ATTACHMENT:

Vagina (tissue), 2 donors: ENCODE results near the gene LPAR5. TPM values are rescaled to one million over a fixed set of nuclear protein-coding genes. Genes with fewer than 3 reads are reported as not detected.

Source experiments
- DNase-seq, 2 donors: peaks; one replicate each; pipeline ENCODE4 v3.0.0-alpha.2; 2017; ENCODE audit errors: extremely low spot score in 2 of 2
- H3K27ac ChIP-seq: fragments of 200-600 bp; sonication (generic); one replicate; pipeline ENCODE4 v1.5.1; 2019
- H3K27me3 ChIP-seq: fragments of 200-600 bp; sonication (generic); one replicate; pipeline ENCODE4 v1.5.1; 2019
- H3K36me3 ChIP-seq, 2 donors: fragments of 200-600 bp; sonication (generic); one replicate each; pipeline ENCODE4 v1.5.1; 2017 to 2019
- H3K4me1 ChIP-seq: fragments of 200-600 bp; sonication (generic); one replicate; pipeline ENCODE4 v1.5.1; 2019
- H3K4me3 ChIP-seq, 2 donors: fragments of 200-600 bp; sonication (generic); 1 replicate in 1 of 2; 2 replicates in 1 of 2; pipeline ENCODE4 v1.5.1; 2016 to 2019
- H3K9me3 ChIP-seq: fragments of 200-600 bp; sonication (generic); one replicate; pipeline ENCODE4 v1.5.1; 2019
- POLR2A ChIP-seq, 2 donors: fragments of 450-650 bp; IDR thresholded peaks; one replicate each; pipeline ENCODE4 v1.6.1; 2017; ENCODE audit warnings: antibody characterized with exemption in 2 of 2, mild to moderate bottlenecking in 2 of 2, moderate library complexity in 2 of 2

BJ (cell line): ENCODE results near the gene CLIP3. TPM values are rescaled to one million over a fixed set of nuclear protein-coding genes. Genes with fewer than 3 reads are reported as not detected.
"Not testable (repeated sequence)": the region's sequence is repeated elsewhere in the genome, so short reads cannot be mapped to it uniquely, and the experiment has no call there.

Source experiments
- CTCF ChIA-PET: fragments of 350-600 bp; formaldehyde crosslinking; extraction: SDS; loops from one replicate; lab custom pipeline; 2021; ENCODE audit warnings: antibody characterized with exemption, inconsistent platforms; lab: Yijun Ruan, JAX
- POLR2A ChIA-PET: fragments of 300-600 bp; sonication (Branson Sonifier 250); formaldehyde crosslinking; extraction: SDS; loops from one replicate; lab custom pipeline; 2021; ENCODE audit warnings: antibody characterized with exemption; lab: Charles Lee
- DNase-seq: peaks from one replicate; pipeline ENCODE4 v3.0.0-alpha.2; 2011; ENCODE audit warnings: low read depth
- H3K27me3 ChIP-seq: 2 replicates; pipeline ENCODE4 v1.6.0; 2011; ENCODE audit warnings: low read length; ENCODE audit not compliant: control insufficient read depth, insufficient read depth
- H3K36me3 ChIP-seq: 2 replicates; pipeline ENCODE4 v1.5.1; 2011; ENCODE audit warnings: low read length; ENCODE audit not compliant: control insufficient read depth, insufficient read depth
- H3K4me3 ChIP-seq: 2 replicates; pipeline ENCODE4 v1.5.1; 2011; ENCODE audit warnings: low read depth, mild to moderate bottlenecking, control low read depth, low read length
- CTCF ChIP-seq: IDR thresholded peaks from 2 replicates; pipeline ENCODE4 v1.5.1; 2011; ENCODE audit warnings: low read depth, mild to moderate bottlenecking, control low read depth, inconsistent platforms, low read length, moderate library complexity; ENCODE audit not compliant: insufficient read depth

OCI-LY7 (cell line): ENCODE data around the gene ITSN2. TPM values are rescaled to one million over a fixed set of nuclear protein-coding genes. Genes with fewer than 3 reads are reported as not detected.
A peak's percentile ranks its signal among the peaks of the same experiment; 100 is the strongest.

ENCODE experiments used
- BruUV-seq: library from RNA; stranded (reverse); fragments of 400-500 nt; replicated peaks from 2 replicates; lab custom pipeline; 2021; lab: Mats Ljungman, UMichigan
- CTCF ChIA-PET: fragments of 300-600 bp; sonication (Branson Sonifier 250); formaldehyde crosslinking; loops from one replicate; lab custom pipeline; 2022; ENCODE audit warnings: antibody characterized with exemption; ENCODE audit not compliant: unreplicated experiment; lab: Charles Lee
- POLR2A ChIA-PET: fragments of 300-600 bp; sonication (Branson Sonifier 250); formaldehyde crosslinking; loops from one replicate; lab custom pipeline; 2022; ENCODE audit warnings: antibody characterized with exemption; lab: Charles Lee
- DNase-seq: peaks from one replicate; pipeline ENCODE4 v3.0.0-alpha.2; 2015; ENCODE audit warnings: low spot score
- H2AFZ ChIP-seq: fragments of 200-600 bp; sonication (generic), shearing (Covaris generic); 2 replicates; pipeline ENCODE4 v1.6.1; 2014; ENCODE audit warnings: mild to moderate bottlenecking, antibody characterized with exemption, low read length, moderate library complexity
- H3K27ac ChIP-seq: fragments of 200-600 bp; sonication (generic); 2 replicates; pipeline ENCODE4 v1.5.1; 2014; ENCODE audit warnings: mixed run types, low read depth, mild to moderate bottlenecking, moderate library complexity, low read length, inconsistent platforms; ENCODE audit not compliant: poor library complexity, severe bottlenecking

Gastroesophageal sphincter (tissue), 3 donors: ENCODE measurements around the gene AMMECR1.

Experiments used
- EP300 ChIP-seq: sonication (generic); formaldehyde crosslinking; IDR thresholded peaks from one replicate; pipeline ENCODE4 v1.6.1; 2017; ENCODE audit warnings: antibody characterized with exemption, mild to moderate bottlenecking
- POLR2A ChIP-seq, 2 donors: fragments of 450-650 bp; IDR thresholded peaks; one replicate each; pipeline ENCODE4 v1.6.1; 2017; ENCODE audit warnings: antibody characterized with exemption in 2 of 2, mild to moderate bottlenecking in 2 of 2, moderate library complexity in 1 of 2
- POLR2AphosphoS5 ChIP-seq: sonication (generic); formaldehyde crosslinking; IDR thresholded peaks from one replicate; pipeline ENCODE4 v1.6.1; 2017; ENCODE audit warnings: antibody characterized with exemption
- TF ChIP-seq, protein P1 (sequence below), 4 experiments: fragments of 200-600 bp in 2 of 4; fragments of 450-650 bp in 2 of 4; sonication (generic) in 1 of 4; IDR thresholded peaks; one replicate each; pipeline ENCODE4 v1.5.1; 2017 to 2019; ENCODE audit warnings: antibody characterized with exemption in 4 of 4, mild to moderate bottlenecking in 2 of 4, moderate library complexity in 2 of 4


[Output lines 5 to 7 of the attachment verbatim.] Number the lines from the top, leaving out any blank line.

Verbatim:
- H3K27me3 ChIP-seq: fragments of 200-600 bp; sonication (generic); one replicate; pipeline ENCODE4 v1.5.1; 2019
- H3K36me3 ChIP-seq, 2 donors: fragments of 200-600 bp; sonication (generic); one replicate each; pipeline ENCODE4 v1.5.1; 2017 to 2019
- H3K4me1 ChIP-seq: fragments of 200-600 bp; sonication (generic); one replicate; pipeline ENCODE4 v1.5.1; 2019